Humans assess the emotional content of conspecific and dog vocalizations on similar acoustical bases

Faragó, Tamás and Andics, Attila and Devecseri, Viktor and Kis, Anna and Gácsi, Márta and Miklósi, Ádám (2013) Humans assess the emotional content of conspecific and dog vocalizations on similar acoustical bases. In: Comparative cognition: 3RD ToK CONFERENCE OF COMPCOG., 2013.07.03-2013.07.05., Vienna, Austria.


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Compared to other mammals, humans are extremely vocal. Using language highly eases the expression of inner states, but there is an evolutionarily more conservative set of vocalizations, the non-verbal vocal bursts (or calls) that play an important role in human emotion expressions. We can draw homologies between some of these calls with mammalian vocalizations: e.g. based on its acoustics, the evolution of human laughter can be derived from pleasure vocalizations of the apes. Humans are also good at recognizing the emotional states of conspecifics based solely on these vocal bursts. Moreover, they can perform surprisingly well in assessing inner states of other species. Several studies showed, for example, that human listeners can attribute probable inner states to dog barks. Dogs are a good source of emotion expressing calls, due to their rich and variable repertoire and the fact that they live with humans for more than thousand years. It is not known, however, whether human listeners use the same acoustic cues to assess emotional content in conspecific and non-conspecific vocalizations. Here we aimed to compare how human listeners rated the emotional content of dog and human non-verbal vocalizations, and also to explore what acoustical parameters affected their responses. To test this, we compiled a pool of 100-100 various types of dog and human non-verbal vocalizations from diverse social contexts, and designed an online survey, in which every sound sample could be rated parallel along two dimensions: emotional valence (ranging from negative to positive) and emotional intensity (ranging from not aroused to maximally aroused). The sound samples were presented in random order for each subject (N=39). We calculated the mean of the valence and intensity scores for each sound sample. We also measured the average length of bursts within each sample (call length), the fundamental frequency (f0) and the harmonics-to-noise ratio (HNR). Comparisons of these acoustic measures showed that on average, dog vocalizations had shorter call lengths and were noisier, but their overall f0 did not differ from the human vocalizations. Valence ratings did not differ across species, but human vocalizations were rated less intense. Importantly, linear regressions revealed similar relationships for human and dog vocalizations between acoustic features and emotional ratings. Call length had a significant effect on valence: both dog and human sounds with shorter call lengths were rated as more positive. F0, in contrast, influenced the intensity scores mainly: both higher pitched human and dog sounds were rated more intense. We also found some species-specific relationships between acoustics and perceptual scores: dog vocalizations with a shorter call length or with a higher harmonics-to-noise ratio were rated less intense. In sum, acoustical parameters affected humans’ emotional ratings independently from the source species of these vocal expressions, despite the acoustical and emotional differences between human and dog vocalizations. These findings suggest that humans utilize the same mental mechanisms for recognizing conspecific and heterospecific vocal emotions.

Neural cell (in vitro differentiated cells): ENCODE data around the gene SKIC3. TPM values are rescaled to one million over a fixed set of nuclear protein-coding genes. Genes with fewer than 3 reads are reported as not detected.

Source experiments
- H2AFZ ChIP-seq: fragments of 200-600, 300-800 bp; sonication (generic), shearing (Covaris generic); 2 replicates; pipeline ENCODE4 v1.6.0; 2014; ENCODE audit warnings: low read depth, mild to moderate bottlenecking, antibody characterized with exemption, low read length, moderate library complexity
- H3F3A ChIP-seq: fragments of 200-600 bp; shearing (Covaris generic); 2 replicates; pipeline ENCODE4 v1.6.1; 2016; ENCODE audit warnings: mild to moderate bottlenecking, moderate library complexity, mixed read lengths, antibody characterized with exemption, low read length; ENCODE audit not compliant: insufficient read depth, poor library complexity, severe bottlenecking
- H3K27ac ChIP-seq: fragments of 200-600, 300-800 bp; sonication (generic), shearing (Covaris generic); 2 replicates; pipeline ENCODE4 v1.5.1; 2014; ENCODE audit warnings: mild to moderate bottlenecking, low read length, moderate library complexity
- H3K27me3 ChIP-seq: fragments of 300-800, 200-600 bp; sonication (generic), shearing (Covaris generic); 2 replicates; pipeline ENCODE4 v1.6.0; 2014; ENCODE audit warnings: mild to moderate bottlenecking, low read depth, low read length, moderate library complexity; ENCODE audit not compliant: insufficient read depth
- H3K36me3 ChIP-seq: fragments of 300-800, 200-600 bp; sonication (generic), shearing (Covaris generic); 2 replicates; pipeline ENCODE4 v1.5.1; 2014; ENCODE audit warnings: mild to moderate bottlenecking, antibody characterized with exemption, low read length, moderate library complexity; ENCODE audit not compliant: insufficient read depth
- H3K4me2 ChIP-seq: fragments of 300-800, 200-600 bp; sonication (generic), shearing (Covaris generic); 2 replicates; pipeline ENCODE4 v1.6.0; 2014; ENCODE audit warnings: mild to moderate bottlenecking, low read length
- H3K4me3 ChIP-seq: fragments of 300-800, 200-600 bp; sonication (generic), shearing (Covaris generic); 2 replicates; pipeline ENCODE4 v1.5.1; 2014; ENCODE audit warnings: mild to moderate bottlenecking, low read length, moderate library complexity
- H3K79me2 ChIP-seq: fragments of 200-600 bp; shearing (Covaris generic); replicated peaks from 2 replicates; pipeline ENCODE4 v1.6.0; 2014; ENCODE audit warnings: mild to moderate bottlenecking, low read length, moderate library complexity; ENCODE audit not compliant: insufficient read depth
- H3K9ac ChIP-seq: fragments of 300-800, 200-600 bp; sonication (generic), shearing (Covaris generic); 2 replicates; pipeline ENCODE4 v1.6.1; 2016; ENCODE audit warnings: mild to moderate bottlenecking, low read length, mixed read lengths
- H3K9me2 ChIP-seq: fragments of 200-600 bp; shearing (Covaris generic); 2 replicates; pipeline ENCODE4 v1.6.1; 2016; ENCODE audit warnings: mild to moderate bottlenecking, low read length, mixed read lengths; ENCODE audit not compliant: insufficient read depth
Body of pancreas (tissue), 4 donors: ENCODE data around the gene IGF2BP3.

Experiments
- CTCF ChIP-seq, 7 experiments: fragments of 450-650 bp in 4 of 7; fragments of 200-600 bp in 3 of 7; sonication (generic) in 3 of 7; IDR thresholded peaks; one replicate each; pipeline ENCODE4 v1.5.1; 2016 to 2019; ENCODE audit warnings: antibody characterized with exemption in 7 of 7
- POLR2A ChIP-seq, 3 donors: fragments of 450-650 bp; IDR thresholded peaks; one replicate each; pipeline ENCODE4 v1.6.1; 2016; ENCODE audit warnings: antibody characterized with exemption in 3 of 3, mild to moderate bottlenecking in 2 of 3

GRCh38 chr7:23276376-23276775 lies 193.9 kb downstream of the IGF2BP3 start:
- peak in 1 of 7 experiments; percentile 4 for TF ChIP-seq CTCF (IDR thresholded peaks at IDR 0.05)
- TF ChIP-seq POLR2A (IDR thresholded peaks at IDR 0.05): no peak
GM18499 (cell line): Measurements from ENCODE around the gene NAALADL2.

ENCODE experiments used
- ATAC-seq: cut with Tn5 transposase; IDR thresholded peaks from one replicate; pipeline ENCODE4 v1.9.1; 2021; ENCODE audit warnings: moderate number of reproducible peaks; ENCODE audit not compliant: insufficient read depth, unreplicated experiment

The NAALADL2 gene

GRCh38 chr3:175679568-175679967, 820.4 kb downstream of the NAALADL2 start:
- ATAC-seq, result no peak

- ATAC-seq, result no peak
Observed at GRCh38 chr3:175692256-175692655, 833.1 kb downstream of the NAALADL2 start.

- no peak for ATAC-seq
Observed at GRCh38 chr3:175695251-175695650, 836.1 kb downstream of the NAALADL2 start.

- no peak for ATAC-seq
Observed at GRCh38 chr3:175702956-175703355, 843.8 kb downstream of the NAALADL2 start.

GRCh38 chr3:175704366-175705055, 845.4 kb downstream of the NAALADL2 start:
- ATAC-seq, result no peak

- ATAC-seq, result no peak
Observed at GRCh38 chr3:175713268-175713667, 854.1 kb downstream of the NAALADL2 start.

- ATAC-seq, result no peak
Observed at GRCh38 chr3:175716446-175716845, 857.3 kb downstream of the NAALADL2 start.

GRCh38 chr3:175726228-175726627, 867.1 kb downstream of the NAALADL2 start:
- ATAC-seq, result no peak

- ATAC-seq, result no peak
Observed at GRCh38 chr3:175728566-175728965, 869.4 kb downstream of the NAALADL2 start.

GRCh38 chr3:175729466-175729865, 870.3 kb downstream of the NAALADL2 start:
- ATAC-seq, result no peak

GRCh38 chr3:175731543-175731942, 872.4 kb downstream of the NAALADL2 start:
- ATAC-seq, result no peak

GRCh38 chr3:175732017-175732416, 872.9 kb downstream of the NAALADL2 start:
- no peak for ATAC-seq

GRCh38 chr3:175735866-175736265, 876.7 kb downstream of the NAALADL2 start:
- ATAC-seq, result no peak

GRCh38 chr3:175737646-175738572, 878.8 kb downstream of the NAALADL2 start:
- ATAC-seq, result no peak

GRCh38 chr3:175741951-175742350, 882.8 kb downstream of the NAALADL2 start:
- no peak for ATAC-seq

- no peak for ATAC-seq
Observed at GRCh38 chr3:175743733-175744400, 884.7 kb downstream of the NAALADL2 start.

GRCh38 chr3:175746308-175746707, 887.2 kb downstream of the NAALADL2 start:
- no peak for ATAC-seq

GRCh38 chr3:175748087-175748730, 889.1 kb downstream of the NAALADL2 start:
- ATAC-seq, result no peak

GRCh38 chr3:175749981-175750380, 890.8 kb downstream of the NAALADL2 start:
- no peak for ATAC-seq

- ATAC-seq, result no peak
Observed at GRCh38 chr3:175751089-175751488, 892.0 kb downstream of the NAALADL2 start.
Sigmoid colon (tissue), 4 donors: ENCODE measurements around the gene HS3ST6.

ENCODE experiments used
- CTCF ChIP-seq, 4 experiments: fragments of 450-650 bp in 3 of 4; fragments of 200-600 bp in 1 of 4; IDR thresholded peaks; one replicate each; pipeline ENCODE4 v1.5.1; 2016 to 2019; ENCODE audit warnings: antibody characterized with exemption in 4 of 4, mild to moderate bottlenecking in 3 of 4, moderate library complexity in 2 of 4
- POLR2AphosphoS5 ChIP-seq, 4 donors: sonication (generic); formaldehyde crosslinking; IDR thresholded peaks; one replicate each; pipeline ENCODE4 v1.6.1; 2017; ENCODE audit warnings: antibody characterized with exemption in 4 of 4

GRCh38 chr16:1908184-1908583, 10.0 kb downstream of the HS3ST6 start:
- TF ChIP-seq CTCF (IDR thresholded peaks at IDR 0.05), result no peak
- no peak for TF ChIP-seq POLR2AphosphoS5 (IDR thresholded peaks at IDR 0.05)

Item Type: Conference or Workshop Item (Poster)
Subjects: Q Science / természettudomány > QH Natural history / természetrajz > QH301 Biology / biológia
Depositing User: Dr Tamás Faragó
Date Deposited: 05 Feb 2014 12:28
Last Modified: 05 Feb 2014 12:28

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